77
Conflict between Federal and State Jurisdiction 142 Power of Congress to regulate 143 Effect of action by Congress 144 Jurisdiction of State and nat...
78
CHAPTER IV
123
Public Duty 198 Public obligation the fundamental principle 199 Nature of the public duty 200 Limitations upon the profession 201 Public duty the...
124
CHAPTER XIX
125
Express companies 1
131
Parlor car service 169 Dispatch lines
132
Pipe lines
133
Telegraph lines
134
The Mann Act of 1910
135
Topic B Incidental Services 174 Transfer
136
Wharfage
137
Terminals
139
Switching
141
Lighterage
142
Drayage
143
Loading
144
Refrigeration
145
Elevation
146
Storage
147
Transit privileges
148
Transportation services
149
Exercise of the Federal supervision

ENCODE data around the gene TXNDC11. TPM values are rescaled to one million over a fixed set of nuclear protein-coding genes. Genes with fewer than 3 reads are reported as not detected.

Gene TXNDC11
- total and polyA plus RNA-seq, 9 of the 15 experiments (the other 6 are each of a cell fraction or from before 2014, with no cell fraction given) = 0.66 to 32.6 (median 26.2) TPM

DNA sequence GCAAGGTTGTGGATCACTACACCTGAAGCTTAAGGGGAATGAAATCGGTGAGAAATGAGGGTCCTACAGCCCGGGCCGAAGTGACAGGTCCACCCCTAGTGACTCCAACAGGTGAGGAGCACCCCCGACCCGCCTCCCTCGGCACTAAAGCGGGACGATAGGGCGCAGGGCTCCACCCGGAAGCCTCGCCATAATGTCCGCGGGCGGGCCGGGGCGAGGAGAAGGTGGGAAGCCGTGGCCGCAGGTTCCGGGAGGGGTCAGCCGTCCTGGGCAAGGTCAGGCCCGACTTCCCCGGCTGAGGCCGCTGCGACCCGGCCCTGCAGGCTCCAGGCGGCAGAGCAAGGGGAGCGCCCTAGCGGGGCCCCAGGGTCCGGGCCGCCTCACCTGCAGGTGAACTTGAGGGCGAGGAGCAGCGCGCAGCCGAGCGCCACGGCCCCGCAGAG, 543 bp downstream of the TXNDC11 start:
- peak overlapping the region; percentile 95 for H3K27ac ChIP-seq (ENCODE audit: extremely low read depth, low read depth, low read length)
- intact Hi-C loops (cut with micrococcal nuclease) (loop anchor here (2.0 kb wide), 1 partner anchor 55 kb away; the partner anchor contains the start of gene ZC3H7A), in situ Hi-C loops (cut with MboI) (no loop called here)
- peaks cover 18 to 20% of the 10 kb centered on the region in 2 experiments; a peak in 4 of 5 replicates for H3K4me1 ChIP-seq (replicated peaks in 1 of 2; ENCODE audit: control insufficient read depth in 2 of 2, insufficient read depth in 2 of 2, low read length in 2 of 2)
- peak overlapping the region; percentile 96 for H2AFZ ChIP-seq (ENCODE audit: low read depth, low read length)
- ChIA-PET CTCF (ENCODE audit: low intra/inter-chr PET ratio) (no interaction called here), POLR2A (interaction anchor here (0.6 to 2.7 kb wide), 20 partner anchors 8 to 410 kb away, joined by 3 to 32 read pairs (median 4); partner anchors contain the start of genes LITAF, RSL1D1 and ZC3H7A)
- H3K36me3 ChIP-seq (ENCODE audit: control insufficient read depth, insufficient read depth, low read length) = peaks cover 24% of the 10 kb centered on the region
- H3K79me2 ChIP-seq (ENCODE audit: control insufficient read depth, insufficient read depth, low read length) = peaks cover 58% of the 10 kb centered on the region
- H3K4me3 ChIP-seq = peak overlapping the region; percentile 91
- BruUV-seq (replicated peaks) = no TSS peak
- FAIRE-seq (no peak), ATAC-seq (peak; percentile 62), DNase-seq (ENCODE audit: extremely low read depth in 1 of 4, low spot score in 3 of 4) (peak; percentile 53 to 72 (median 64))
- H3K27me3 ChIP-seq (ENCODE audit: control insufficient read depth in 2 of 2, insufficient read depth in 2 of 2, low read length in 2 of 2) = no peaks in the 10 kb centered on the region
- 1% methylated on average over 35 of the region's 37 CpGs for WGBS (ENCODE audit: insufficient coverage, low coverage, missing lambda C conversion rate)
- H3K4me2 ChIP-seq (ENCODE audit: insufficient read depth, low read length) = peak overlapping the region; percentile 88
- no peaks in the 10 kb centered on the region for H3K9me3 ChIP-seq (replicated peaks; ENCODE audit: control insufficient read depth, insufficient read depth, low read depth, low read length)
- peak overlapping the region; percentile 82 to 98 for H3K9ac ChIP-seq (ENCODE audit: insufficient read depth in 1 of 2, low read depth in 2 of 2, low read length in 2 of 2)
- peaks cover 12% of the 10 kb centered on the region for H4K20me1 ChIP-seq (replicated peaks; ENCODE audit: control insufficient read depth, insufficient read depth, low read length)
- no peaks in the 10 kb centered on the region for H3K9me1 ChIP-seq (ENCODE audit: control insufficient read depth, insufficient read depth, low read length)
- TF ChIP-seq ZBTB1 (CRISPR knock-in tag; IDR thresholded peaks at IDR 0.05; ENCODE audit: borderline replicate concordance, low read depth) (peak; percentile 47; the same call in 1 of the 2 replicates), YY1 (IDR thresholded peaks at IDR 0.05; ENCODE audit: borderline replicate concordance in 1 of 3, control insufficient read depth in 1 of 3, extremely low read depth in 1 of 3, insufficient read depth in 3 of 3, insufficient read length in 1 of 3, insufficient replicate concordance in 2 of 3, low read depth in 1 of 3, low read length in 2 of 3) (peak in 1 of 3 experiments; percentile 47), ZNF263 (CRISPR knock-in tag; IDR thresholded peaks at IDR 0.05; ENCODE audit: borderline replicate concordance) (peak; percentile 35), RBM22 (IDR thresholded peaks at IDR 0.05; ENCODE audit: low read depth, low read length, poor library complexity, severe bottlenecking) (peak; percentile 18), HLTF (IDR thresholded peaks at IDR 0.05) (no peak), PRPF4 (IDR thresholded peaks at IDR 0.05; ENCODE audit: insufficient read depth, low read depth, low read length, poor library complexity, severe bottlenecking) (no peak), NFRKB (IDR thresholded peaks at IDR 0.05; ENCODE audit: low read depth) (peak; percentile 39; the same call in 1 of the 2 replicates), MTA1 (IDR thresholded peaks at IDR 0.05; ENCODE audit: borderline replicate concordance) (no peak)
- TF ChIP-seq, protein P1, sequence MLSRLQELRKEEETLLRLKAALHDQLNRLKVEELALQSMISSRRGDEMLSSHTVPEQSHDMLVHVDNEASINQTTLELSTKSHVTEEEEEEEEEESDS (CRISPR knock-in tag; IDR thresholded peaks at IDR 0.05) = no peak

150
Commitment to public service
151
Nature of public profession
152
Extent of the power of regulation
153
Public railroads
154
Private railroads
155
Industrial railways
156
Joint rates
158
Tap lines
159
Plant facilities
160
Extent of the jurisdiction
172
Problem of dependent service
174
BOOK II
177
Bases of Regulation 236 Constitutional limitations upon commission regulation 237 Reasonable rates not necessarily profitable 238 When fair net ea...
178
CHAPTER VI
209
Provisions of the
210
General principles governing reasonableness
211
Rates must be fair to the company and to the public
212
Limitations within which rates must be made
213
Unreasonable regulation universally forbidden
214
Value of the services constitutes minimum
215
Interests of the companies to be considered